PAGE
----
Thursday, February 21, 2008

Some Neat Battery Technology

MIT Technology Review reports on some new battery technology that could greatly improve battery life and usefulness for hybrid cars and other applications that require surge caharge and discharge.

The future market for hybrid-electric vehicles, at least those that are affordable, isn't necessarily paved with lithium. Researchers in Australia have created what could be called a lead-acid battery on steroids, capable of performing as well as the nickel-metal hydride systems found in most hybrid cars but at a fraction of the cost.

The so-called UltraBattery combines 150-year-old lead-acid technology with supercapacitors, electronic devices that can quickly absorb and release large bursts of energy over millions of cycles without significant degradation. As a result, the new battery lasts at least four times longer than conventional lead-acid batteries, and its creators say that it can be manufactured at one-quarter the cost of existing hybrid-electric battery packs.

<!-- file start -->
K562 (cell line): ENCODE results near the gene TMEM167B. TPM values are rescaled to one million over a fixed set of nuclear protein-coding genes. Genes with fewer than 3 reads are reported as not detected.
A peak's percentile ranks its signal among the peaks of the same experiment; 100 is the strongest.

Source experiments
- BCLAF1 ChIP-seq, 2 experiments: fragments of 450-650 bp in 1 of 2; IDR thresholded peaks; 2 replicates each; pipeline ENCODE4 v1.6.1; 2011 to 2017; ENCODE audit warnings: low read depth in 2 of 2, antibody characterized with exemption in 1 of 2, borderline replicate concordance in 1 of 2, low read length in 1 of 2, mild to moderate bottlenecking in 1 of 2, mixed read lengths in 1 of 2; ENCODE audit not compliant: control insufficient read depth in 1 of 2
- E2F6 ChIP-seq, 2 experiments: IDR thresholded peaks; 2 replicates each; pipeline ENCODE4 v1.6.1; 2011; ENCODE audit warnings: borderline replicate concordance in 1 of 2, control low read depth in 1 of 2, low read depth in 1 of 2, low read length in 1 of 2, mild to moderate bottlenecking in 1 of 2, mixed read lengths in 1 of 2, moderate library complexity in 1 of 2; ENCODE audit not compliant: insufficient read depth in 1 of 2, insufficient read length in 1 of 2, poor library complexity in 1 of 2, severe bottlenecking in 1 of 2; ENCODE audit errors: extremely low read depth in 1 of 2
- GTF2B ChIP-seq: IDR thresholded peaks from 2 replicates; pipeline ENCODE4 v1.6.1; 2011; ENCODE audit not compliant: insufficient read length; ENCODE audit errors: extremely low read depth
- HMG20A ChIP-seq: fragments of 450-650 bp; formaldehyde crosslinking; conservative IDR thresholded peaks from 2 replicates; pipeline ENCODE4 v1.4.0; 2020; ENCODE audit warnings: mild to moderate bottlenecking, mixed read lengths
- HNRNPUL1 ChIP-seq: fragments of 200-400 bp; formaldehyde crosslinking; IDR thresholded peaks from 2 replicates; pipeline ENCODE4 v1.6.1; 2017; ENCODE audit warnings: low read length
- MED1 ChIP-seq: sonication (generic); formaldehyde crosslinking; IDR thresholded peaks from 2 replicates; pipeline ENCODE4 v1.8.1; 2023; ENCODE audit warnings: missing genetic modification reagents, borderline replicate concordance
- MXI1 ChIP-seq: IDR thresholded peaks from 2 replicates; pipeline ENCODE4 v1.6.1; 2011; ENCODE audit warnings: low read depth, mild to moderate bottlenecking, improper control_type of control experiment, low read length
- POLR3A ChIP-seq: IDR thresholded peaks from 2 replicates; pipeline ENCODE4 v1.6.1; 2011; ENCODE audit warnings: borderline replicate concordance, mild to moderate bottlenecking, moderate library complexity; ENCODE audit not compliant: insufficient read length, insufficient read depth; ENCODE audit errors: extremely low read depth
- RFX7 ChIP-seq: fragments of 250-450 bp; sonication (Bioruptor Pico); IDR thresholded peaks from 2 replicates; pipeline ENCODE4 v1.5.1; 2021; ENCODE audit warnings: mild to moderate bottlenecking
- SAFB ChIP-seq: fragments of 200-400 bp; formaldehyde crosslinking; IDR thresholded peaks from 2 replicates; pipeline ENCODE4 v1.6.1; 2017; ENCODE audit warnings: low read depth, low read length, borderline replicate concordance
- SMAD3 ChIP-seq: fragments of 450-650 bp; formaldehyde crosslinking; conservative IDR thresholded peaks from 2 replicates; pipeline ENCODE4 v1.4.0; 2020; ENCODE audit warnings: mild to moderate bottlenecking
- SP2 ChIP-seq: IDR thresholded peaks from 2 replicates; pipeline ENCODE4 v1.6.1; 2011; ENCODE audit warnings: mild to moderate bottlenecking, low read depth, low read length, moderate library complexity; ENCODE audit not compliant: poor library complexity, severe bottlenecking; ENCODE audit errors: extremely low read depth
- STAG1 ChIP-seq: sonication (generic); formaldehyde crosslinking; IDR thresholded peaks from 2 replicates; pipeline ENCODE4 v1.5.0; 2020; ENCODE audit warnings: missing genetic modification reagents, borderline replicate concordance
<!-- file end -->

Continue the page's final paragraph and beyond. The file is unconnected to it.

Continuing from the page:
Now the really neat thing about this idea is that it is semi obvious. Ultra Capacitors and lead acid batteries use the same electrolyte. Sulfuric acid.
Essentially, one of the plates (the negative electrode) in the lead-acid battery was made half of lead and half of carbon, turning the battery into a supercapacitor / lead-acid hybrid.
What is also interesting about this technology is that Super Capacitors have a maximum cell voltage of 2.5 volts. Lead acid batteries when fully charged have a cell voltage less than 2.5 volts so the technologies are very compatible.

1 comment:

Snake Oil Baron said...

I like this idea of combining battery and super-capacitors. Like the concept of hybrid vehicles before it, the idea of combining two or more energy systems to compensate for the shortcomings of each is a very biological approach.

It is sort of like that idea of using chemical rockets to lift ion engine fuel to a massive "tow ship" with a tether behind it so that suborbital craft could use the tether to accelerate to orbital speed via a magnetic attachment. It combines lifting power of the chemical rocket with the efficiency of a slow ion engine acting on a massive ship over time to store and release energy without having to carry the fuel every trip.

The combination of types of storage systems, power generation strategies and geographic locations can also make up for much of the unpredictable nature of renewables.

It is a case of not asking one strategy to solve all problems. Nature has already learned this lesson and so uses multiple energy carrying substrates, each with specific benefits and drawbacks.